i The operation of the intruder sensors 134 function through a different tape head 49 to transmit a signal from the tape to a telephone number which may be the same or which may be different from that picked up by the tape V head 46. The circuit through the intruder sensors 135 is normally closed to ground preventing the actuation of 4the solid state transistor switch 144. ,is broken, the switch produces a circuit to open the relay When this circuit 23 as described. When the relay 23 is actuated, a circuit is closed through relay contact 44 and switch blade 42 and through the time relay switch 71 to the tape deck motor 65 energizing this motor for a predetermined period of time. Simultaneously, a circuit is closed through the relay switch blade 35 of relay 22 to the input of the pulsing preampliier shown in FIGURE 2. A circuit is also closed to the signal and to both the pulsing preamplifier and pulsing amplifier to energize these units. This circuit extends through normally closed switch blade 32 of unenergized relay 22 as well as switch blade 42 of relay 23. Furthermore, the engagement of relay switch blade 39 with grounded contact 41 of relay 23 closes the circuit to the pulsing preamplifier (FIGURE 2) and pulsing amplifier (FIGURE 3).
When the foregoing circuits have been closed by the intruder relay 23, the tape deck starts into operation to transmit a signal to the preampliiier from the tape head 49, and to the pulsing amplifier which acts to "dial the predetermined number by making and breaking the telephone circuit in the same way the telephone dial would do so. After this number is dialed, the holding tone will hold the telephone line in service until the desired message recorded on the tape has been transmitted over the telephone line. After the message has been repeated, the requisite number of times, the holding tone will cease, and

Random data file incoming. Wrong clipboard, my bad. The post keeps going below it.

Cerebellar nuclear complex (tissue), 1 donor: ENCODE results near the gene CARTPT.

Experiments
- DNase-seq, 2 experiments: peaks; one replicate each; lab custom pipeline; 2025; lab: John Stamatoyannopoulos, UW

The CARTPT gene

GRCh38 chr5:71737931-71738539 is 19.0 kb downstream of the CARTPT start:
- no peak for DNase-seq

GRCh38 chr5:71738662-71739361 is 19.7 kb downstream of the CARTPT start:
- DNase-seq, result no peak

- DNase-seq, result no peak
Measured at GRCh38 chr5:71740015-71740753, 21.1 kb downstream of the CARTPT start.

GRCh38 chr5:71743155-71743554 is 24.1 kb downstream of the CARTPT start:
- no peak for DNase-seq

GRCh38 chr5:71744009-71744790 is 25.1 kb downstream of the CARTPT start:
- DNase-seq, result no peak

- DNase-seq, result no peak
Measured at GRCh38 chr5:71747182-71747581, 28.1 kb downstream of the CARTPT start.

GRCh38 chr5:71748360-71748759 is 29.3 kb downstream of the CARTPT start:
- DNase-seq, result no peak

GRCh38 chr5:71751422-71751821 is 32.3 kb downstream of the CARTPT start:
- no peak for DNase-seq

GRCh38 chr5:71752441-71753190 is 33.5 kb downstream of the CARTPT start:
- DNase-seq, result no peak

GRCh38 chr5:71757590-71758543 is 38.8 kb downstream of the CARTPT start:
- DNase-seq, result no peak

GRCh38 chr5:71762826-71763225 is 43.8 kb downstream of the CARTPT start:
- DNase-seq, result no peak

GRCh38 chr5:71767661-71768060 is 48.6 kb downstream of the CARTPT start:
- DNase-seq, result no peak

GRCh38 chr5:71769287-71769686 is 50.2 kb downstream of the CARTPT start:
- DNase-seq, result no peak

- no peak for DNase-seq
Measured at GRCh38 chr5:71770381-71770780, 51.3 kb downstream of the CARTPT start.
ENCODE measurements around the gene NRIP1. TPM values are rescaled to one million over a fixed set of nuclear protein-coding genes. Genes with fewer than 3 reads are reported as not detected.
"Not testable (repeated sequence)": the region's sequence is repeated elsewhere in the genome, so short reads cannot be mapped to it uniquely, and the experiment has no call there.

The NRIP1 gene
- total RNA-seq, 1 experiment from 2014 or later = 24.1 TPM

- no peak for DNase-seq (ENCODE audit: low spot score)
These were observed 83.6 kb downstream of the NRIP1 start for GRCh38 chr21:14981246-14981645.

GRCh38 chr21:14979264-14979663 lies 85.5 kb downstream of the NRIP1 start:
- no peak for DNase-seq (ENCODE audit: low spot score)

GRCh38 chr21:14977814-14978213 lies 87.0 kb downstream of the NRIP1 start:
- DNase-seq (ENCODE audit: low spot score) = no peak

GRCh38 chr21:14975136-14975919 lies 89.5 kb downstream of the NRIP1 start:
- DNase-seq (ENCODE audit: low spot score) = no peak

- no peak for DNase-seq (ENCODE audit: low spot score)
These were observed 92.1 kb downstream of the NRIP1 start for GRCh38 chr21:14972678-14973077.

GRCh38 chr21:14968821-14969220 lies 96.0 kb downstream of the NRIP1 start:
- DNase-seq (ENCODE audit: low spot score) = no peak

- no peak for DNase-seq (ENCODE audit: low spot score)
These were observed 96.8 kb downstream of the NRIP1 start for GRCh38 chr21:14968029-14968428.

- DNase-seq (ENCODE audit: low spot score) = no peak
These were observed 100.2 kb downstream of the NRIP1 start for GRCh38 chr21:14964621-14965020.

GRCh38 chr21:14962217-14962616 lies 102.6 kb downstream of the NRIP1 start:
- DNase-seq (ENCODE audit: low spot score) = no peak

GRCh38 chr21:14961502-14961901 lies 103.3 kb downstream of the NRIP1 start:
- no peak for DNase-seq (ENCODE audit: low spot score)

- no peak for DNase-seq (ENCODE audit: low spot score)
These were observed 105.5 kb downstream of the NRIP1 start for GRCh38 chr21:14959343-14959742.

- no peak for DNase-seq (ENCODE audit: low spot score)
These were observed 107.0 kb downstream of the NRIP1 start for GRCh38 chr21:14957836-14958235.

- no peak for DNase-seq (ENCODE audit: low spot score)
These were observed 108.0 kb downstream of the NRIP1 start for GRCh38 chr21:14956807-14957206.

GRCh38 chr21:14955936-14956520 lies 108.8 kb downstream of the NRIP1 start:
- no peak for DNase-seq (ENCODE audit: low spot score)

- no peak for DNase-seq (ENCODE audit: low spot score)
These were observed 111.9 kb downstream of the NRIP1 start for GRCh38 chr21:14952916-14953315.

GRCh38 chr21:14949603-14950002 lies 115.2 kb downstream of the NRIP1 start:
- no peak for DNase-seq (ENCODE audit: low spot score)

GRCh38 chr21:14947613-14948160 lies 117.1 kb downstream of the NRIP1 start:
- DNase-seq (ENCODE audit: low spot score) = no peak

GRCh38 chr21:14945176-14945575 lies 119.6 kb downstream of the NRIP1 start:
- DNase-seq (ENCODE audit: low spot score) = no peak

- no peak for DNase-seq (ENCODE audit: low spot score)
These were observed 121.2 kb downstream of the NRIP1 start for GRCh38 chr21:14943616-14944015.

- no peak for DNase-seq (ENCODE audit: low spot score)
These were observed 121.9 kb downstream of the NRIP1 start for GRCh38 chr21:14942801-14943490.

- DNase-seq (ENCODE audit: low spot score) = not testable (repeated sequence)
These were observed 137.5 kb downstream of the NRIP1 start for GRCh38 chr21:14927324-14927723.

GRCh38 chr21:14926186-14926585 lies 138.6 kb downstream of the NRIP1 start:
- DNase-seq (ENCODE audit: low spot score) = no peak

the telephone circuit will be closed either by action of the time delay relay 70 or by the opening of the holding relay 120, whichever occurs latest.
An alternate method of transmitting the message to the telephone is indicated in FIGURES 5, 6, and 7 of the drawings. The apparatus shown in theseV tigures plugs into the terminal strip98 in place of the arrangement shown in FIGURE 4, the remainder of the circuit remaining intact.
The particular arrangement illustrated is designed as an attachment for the ordinary desk telephone. Obviously, the method of attachment in the specific design of the ap paratus maybe materially varied without changing the system of operation. Most present day desk phones include two pairs of spaced upwardly projecting prongs 170 (see FIG. 8) on opposite sides of the center of the phone body which act as a cradle for holding the hand piece. Beneath this cradle formed by the projections 170, the phone bodies are normally provided with a rearwardly opening pocket 171 into which the fingers may be inserted for lifting the telephone. In the present arrangement, the dialing apparatus which is indicated in general by the numeral 172 is attached.